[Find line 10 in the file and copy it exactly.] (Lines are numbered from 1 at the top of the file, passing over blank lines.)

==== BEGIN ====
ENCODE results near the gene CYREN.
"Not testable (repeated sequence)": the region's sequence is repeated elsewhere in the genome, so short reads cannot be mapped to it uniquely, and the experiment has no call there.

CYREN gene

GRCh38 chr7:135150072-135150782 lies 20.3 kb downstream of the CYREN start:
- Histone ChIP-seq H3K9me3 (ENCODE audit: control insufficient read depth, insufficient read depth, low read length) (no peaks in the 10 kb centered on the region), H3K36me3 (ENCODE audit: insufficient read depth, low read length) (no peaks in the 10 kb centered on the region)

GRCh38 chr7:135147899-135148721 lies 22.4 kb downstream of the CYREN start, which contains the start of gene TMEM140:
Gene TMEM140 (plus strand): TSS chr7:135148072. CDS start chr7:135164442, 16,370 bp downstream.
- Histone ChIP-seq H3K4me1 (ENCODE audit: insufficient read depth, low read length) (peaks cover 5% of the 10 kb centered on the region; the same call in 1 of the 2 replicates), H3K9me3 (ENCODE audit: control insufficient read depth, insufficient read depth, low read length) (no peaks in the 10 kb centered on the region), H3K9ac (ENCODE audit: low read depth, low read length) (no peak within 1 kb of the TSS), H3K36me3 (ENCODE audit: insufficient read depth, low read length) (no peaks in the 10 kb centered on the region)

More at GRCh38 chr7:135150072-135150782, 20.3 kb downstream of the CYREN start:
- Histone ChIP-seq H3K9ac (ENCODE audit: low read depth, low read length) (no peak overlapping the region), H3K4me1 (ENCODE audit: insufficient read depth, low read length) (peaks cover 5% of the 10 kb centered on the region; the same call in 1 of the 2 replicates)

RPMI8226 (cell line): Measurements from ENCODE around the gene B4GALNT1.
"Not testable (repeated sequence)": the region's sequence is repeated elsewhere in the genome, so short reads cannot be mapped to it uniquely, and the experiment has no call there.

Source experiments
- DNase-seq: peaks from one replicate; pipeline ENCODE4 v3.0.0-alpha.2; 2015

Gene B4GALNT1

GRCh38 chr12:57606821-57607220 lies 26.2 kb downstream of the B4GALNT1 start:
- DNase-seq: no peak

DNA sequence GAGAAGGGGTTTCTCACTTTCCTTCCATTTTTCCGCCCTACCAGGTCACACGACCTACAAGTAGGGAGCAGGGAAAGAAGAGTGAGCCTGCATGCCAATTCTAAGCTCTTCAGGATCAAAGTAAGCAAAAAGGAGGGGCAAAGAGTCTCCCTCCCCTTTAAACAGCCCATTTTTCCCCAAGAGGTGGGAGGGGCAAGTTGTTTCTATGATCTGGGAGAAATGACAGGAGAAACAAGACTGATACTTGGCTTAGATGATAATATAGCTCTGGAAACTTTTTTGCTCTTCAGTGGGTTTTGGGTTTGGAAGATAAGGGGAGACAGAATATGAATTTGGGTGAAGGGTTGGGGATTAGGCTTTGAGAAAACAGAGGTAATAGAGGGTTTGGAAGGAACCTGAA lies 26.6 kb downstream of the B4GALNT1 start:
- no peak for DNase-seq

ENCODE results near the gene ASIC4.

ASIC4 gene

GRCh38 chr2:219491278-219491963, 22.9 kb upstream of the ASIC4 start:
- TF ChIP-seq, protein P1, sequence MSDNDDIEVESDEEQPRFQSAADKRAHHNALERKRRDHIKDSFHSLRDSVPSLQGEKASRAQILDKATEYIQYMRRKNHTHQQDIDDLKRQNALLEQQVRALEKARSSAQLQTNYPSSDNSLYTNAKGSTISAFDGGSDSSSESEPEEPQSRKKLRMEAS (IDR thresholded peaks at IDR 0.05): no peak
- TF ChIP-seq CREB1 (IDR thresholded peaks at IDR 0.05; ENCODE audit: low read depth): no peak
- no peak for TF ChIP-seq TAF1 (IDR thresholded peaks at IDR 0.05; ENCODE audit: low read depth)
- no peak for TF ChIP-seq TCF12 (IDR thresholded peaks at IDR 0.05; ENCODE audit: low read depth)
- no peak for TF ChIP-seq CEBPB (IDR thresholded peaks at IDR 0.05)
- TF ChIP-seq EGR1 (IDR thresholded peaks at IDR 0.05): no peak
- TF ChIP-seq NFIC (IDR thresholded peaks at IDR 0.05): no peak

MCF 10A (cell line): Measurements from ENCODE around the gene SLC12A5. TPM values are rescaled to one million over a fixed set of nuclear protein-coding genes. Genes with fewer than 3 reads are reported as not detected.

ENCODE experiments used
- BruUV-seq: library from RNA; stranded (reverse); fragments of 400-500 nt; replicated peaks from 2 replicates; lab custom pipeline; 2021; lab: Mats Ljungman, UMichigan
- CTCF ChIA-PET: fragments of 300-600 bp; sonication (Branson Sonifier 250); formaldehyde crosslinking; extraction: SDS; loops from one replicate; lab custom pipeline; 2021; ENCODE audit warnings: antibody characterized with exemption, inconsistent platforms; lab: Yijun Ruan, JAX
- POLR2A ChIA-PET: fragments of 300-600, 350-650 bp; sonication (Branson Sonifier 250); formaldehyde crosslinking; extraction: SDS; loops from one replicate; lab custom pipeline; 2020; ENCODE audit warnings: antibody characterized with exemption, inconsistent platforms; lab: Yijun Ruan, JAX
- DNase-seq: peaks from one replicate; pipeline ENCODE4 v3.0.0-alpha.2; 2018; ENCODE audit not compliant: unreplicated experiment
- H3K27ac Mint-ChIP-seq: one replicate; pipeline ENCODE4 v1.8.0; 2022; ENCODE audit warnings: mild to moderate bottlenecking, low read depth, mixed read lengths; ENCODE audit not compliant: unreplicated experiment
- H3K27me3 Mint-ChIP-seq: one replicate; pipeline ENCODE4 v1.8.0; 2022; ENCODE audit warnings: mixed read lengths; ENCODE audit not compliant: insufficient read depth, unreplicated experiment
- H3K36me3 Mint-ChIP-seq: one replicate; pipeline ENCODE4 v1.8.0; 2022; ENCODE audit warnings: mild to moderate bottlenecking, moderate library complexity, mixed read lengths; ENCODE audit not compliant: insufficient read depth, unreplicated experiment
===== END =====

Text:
- Histone ChIP-seq H3K9ac (ENCODE audit: low read depth, low read length) (no peak overlapping the region), H3K4me1 (ENCODE audit: insufficient read depth, low read length) (peaks cover 5% of the 10 kb centered on the region; the same call in 1 of the 2 replicates)